The rising incidents of usage of Governor’s office to disrupt or undermine the duly elected state governments, hint that the country may be heading towards a federalism. The constitution of India does empower the Governor’s office with certain powers such as reserving a bill for the President’s consideration, and seeking information about the state proceedings from the chief minister. The real role of the Governor comes to play when an emergency is called in any state, where the governor takes over the reign of the state. This might happen when the government had lost a confidence vote in the assembly till the next elected government was formed. However, the concept of having a Governor in states is a colonial concept in the first place. After Independence, the decision of making the post of Governor in states must have been a way of the then union government to check the activities of the elected government. There are instances when the state and union government might not agree upon something, it is then that the Governor’s office acts as the backdoor for the union government to put the state government in check.
In the recent past there have been many such incidents where the Governor has interfered in state affairs. In Kerala, the Governor rejected the Chief Minister’s request to hold a special session on December 23, which later he accepted after the government came back with an amended request. Similarly, his Rajasthan counterpart denied holding a special session in July 2020. In West Bengal, the governor functions largely as a political opposition while Delhi’s episode with its LG is known to all. One of the finest politicians and former Prime Minister Late Atal Bihari Vajpayee had once lightly mentioned Governor to be like the ‘spare tyre’ for a state which comes at work during the absence of an elected government. Late Vajpayee was correct in the essence of the fact, as the governor does act as a backup government. But in democracy the Governor’s office must not be interfering in state affairs, even much so when the elected government is in place. In Assam it was seen that the Governor met with the Chief Secretary and other officials to take stock of the Covid scenario of the state. This act of the Governor undermines the Chief Minister’s office who is the elected leader of the state. Moreover, the Chief Minister and the Health Minister have been visiting various places of the state to monitor the covid situation, and hence they would have been more apt to be discussing the scenario. If one goes by the constitutional procedures, the Governor must have summoned the Chief Minister to gather information and discuss regarding the pandemic.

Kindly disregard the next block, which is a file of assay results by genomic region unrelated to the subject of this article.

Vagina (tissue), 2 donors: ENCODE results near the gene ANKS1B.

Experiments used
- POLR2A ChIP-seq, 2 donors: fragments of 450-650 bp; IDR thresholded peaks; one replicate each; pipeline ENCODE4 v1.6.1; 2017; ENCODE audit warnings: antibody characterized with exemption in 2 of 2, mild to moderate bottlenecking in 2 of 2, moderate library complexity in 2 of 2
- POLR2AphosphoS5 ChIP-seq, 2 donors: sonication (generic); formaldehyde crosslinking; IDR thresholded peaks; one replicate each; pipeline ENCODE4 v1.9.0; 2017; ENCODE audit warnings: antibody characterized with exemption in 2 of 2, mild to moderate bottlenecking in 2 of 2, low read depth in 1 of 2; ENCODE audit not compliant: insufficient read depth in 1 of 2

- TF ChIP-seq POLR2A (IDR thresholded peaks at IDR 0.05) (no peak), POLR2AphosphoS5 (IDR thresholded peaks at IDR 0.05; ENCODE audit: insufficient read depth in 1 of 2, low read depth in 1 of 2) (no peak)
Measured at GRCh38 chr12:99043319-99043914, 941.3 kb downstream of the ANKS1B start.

But it’s not only the BJP led NDA union government abusing the Governor’s office to its advantage. There have been similar incidents right from the 1950s and federalism has been growing ever since. Such misuse of a colonial unelected office does undermine the democratic processes at times. Jawaharlal Nehru, the then Prime Minister used this very office to dismiss the Communist government in Kerala in 1959 even after fighting with the Congress electorally. However, such abuse of power makes it difficult for the elected government to function at its full potential. Additionally, some states in the country are very large and if their democratic voice is not allowed full space it might result in hampering its developmental activities. Nevertheless, keeping in mind that Narendra Modi rose to national prominence riding piggyback on his stint as the Chief Minister of Gujarat, the BJP might also be using the office to check on the rise of any such leader from the non-BJP ruled states. Whatever be its reason, the union government must let the democratic process continue unhindered and let the elected governments work freely for its respective states.